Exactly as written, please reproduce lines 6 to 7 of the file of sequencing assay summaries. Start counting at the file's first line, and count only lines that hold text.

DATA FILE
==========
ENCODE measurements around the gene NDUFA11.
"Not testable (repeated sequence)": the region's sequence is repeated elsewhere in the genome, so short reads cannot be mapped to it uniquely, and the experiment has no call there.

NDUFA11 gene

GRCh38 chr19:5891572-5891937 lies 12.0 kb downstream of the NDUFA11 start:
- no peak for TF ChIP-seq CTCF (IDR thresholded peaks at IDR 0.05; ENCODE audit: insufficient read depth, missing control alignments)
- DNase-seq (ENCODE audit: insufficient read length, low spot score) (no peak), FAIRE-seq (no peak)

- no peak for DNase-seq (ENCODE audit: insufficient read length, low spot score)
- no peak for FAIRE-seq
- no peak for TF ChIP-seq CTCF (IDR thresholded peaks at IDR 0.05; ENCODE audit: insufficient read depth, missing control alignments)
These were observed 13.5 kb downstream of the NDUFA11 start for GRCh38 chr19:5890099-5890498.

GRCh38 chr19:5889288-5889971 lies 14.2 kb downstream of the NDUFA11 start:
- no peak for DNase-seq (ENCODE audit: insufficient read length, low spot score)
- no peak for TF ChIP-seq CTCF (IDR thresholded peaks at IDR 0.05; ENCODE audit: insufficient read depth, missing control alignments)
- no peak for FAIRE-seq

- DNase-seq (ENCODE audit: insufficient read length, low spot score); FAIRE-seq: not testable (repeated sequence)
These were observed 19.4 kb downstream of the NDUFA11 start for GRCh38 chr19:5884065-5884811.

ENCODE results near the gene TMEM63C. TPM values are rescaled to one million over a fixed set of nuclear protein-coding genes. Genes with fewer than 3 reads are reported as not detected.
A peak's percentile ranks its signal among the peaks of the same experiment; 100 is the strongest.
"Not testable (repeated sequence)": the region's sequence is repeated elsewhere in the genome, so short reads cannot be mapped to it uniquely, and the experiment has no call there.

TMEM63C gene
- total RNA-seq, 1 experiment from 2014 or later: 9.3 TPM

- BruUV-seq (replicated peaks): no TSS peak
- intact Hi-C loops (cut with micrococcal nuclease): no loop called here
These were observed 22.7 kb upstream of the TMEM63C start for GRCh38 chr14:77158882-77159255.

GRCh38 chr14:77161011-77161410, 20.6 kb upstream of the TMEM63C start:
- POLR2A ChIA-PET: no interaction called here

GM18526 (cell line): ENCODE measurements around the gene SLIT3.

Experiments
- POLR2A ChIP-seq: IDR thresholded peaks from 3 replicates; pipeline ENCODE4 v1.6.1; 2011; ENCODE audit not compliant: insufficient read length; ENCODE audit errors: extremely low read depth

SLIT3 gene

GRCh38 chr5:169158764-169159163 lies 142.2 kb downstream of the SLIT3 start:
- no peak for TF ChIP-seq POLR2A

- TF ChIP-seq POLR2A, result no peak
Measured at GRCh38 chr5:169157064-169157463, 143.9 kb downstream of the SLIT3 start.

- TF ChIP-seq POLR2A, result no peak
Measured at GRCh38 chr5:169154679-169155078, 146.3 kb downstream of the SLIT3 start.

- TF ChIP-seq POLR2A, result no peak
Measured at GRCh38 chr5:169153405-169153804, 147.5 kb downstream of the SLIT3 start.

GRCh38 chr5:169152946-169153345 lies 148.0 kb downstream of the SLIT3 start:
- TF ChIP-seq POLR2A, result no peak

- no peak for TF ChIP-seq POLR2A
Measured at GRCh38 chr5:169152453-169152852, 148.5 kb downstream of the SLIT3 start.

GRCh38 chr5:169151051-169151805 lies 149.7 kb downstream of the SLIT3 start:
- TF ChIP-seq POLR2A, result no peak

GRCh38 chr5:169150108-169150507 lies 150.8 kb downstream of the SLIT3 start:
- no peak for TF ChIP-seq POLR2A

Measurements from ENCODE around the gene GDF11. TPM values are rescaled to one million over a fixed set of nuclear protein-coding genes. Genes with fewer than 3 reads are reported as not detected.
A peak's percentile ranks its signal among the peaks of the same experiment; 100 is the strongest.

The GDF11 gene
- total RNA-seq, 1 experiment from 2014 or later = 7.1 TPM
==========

- DNase-seq (ENCODE audit: insufficient read length, low spot score) (no peak), FAIRE-seq (no peak)

- no peak for DNase-seq (ENCODE audit: insufficient read length, low spot score)